The question of whether a biological weapon attack did, indeed, occur due to intentional deployment by human beings is an extremely difficult one to pin down. The utter ideal is to have witness testimony by the perpetrators (that, hopefully, is not coerced), other hard evidence such as communications among the perpetrators discussing how it was done, and supportive evidence via bioforensics. But this ideal is extremely rare. Particularly with historical events.
In this case, we have a situation where the testimony of the perpetrators were captured by Soviet military legal counsel as well as the Americans. The question of whether the testimony was coerced will always be there and may not ever be disentangled. Further, when one examines the testimony carefully, it is apparent that the men the Soviets captured supported, but were not directly involved in deploying plague in Ningpo, Manchuria. And the testimonies of the American missionaries discussed the impact of an epidemic of unknown (but suspected) etiology, but not the act of deploying plague.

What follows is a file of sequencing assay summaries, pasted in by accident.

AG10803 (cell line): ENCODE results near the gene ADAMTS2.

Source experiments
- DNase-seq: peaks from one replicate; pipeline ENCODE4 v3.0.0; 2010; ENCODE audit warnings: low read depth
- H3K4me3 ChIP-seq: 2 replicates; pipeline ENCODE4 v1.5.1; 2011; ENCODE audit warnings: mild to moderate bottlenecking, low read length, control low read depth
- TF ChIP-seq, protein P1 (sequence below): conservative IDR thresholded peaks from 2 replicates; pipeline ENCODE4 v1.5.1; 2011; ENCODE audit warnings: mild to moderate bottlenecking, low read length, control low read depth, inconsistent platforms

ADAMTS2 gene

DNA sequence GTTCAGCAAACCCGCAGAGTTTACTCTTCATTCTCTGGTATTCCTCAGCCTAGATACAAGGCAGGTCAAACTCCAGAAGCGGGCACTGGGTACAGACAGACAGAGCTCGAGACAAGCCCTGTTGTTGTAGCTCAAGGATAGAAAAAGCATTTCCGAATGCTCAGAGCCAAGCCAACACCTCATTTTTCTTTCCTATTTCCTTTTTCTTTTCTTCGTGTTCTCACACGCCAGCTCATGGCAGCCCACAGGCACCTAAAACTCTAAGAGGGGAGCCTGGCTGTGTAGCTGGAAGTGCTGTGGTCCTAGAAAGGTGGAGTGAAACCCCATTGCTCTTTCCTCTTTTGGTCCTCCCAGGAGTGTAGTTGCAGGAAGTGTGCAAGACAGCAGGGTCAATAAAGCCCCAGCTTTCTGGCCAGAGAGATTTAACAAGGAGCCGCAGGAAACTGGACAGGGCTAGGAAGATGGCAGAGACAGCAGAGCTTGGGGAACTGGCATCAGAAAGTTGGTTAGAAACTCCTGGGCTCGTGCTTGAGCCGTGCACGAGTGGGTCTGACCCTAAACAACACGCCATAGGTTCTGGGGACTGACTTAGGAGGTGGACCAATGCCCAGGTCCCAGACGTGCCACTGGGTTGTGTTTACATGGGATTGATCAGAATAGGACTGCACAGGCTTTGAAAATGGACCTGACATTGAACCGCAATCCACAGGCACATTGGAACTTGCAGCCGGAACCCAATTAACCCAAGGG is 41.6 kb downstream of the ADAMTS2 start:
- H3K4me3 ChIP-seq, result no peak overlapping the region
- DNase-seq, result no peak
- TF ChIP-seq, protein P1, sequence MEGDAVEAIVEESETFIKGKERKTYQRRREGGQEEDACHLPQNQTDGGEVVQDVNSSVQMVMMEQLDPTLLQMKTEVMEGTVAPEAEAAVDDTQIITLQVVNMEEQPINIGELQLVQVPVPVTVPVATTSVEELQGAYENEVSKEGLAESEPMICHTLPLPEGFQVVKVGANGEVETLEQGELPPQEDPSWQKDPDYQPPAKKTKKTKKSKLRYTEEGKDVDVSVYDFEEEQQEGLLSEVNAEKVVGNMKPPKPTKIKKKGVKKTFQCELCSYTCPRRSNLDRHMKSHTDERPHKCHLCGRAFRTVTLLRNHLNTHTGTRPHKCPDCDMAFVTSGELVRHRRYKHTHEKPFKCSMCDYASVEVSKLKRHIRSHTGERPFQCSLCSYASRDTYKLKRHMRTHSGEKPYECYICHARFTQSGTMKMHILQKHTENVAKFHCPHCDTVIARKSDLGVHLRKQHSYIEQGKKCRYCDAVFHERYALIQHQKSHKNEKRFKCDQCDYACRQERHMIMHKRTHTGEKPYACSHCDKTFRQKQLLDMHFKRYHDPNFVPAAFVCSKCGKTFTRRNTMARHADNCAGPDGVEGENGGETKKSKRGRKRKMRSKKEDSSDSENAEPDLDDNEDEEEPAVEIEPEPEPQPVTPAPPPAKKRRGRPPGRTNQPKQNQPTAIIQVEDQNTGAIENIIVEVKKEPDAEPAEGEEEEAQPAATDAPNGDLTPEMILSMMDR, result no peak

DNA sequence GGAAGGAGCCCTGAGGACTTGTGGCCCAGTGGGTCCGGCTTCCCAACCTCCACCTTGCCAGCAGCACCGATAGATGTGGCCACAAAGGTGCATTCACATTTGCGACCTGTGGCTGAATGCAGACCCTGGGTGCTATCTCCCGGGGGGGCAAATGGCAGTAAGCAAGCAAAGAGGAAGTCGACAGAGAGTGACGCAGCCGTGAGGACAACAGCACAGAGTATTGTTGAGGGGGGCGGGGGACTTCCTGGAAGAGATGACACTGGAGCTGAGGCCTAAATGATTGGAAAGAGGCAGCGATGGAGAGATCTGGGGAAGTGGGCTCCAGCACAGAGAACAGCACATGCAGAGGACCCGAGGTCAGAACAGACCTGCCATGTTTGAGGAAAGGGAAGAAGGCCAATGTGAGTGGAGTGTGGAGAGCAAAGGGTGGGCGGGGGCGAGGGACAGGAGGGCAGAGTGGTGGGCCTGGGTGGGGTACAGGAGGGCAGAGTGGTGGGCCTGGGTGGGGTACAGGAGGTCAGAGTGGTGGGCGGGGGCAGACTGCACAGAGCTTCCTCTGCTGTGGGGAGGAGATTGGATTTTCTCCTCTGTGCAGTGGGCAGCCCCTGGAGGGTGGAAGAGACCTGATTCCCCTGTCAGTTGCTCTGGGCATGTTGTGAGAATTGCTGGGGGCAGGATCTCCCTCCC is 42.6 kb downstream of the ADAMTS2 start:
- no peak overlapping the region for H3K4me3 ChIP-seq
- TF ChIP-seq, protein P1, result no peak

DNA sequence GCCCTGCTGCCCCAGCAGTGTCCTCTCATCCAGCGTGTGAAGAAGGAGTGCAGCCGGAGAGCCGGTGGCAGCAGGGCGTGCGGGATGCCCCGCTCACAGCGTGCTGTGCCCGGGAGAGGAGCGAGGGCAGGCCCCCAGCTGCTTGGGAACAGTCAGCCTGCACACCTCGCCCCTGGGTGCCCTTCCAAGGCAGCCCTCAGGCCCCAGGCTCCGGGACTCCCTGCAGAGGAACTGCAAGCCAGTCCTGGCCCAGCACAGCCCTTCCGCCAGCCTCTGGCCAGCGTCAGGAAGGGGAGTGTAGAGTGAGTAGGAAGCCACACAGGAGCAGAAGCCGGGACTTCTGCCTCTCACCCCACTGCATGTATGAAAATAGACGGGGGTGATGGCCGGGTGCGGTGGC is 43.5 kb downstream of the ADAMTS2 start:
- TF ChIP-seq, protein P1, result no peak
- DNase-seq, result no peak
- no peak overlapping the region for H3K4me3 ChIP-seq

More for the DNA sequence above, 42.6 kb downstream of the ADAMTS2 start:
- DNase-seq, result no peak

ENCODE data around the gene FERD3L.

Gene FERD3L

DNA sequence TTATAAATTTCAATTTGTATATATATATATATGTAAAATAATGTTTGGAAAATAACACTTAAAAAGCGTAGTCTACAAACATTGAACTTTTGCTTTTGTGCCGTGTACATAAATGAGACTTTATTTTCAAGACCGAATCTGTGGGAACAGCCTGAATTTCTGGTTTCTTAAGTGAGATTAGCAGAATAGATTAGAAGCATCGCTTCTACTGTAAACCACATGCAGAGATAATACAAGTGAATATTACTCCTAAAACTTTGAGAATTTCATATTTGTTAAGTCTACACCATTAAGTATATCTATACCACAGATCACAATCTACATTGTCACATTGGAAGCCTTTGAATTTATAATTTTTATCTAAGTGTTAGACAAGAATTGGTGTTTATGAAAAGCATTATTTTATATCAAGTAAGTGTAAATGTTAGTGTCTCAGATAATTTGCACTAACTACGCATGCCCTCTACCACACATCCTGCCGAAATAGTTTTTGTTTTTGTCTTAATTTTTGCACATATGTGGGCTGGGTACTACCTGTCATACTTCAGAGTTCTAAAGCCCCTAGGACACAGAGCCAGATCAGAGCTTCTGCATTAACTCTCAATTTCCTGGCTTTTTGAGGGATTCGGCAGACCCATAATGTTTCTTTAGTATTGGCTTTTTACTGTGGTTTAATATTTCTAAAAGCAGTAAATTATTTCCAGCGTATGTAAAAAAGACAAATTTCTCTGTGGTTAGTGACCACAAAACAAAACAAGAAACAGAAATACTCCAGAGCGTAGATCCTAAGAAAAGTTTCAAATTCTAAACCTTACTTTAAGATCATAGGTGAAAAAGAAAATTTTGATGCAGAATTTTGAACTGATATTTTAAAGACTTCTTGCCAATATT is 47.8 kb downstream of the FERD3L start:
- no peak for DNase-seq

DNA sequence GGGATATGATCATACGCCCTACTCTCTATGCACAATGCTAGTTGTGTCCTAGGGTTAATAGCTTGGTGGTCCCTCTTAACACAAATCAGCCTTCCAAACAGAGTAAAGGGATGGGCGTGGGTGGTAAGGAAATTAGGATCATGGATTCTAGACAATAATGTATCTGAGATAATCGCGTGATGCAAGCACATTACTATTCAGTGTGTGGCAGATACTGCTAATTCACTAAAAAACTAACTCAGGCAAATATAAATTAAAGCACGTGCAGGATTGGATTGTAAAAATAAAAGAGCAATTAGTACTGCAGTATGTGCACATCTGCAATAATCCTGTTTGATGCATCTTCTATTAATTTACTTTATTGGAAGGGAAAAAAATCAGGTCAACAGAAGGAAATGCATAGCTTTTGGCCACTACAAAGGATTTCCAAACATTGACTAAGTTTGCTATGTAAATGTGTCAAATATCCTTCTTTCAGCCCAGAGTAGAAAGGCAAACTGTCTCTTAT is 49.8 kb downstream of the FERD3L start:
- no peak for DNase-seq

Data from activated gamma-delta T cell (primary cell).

Therefore, we present this case study with less of an emphasis on attribution and more on a focus of how the community survived the attack- without any practical access to pharmaceutical countermeasures. We propose this is the main lesson from this case study and a warning to policy makers that would attempt to over-estimate the potential impact of an act of biological terrorism on society. Biological terrorism and warfare are important threats to our society. However appropriate contextualization of human response behavior is crucial when assessing these threats in contemporary society.